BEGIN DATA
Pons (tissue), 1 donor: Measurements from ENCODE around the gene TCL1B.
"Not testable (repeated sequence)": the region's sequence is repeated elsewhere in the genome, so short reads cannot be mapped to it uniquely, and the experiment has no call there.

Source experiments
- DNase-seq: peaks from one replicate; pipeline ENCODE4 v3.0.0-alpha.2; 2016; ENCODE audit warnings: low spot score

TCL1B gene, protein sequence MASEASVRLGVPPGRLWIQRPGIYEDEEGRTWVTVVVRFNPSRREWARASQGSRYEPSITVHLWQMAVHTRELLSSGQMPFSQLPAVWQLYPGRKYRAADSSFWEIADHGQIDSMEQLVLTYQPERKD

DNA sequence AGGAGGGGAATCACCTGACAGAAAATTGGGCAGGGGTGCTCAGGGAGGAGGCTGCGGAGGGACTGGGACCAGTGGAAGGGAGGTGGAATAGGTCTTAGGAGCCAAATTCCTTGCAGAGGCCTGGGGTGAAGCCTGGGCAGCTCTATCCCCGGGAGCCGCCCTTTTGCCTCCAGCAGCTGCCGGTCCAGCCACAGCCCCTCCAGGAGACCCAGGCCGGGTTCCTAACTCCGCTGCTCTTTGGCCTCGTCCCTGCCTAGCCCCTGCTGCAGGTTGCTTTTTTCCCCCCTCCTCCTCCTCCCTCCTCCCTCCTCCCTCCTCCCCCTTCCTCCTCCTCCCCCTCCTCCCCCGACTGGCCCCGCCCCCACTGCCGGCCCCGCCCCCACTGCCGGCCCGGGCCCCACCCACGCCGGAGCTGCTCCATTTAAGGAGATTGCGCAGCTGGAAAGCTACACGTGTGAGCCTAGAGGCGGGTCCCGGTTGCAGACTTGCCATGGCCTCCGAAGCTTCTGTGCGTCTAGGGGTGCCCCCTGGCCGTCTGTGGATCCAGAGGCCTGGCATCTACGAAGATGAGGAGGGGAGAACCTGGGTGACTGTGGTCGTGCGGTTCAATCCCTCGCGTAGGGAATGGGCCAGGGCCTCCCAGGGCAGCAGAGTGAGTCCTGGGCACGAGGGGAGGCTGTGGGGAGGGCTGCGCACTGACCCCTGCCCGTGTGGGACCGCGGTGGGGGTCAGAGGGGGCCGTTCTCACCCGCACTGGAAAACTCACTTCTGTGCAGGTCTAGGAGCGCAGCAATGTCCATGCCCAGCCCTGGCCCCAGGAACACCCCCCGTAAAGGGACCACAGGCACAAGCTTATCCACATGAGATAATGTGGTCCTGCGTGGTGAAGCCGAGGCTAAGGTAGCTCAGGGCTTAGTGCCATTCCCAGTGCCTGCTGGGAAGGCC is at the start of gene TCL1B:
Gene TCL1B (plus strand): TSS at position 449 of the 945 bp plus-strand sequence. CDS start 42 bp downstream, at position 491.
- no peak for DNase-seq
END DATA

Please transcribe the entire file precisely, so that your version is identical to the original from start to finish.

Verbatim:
Pons (tissue), 1 donor: Measurements from ENCODE around the gene TCL1B.
"Not testable (repeated sequence)": the region's sequence is repeated elsewhere in the genome, so short reads cannot be mapped to it uniquely, and the experiment has no call there.

Source experiments
- DNase-seq: peaks from one replicate; pipeline ENCODE4 v3.0.0-alpha.2; 2016; ENCODE audit warnings: low spot score

TCL1B gene, protein sequence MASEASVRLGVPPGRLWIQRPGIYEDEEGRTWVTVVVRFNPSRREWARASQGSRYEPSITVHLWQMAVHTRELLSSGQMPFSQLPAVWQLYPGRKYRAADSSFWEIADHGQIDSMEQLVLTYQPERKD

DNA sequence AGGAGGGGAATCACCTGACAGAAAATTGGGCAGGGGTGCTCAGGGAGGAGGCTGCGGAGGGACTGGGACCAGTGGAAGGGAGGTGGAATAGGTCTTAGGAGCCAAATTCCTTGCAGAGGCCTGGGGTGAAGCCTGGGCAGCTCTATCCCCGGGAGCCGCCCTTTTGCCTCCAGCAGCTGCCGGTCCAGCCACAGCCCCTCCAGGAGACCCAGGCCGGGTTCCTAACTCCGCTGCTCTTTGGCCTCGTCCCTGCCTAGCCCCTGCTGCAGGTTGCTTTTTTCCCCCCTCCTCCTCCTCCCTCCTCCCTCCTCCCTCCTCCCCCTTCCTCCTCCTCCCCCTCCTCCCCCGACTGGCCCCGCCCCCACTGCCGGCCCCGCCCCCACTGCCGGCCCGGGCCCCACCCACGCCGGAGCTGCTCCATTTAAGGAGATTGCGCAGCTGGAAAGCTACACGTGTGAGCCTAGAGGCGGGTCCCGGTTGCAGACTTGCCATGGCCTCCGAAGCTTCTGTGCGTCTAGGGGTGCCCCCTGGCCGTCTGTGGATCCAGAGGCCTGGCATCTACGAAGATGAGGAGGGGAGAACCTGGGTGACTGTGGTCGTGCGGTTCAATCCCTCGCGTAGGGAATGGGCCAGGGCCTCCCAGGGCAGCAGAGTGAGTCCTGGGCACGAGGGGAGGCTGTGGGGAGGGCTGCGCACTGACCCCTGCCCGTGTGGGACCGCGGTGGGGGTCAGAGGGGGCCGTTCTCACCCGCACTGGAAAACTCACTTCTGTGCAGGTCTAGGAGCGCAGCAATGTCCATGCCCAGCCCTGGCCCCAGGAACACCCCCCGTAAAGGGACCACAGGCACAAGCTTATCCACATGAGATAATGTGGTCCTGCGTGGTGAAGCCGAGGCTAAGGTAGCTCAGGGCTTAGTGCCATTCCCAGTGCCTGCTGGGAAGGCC is at the start of gene TCL1B:
Gene TCL1B (plus strand): TSS at position 449 of the 945 bp plus-strand sequence. CDS start 42 bp downstream, at position 491.
- no peak for DNase-seq